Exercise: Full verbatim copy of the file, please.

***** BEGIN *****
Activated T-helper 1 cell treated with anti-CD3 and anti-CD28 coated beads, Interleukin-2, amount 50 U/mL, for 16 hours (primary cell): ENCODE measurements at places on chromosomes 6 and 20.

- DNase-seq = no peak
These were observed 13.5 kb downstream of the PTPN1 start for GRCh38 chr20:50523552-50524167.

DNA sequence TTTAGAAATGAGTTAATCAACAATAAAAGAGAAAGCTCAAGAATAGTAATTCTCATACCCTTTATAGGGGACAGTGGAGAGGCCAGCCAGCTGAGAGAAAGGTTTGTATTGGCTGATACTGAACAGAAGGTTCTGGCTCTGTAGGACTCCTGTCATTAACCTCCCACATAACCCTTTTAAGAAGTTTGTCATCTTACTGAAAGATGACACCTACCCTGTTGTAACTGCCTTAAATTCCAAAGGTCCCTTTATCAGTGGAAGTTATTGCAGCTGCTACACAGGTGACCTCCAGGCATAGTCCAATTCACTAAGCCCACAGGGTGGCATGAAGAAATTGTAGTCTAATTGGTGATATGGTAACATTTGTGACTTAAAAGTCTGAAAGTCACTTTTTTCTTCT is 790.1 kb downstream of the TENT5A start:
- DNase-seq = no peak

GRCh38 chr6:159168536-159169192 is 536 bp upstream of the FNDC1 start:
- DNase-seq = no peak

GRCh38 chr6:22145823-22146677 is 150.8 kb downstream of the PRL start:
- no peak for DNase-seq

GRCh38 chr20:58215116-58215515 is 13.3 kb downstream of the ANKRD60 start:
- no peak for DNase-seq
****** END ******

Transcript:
Activated T-helper 1 cell treated with anti-CD3 and anti-CD28 coated beads, Interleukin-2, amount 50 U/mL, for 16 hours (primary cell): ENCODE measurements at places on chromosomes 6 and 20.

- DNase-seq = no peak
These were observed 13.5 kb downstream of the PTPN1 start for GRCh38 chr20:50523552-50524167.

DNA sequence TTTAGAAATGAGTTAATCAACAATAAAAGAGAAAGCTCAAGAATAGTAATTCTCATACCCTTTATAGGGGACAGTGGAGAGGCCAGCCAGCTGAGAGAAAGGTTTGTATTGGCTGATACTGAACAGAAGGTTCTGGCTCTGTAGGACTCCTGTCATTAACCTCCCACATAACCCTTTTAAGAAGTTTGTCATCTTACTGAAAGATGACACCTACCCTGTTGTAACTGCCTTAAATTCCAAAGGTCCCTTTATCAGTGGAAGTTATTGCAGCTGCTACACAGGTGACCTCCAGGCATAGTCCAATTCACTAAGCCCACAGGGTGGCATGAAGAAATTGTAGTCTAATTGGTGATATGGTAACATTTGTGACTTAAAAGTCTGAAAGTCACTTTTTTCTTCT is 790.1 kb downstream of the TENT5A start:
- DNase-seq = no peak

GRCh38 chr6:159168536-159169192 is 536 bp upstream of the FNDC1 start:
- DNase-seq = no peak

GRCh38 chr6:22145823-22146677 is 150.8 kb downstream of the PRL start:
- no peak for DNase-seq

GRCh38 chr20:58215116-58215515 is 13.3 kb downstream of the ANKRD60 start:
- no peak for DNase-seq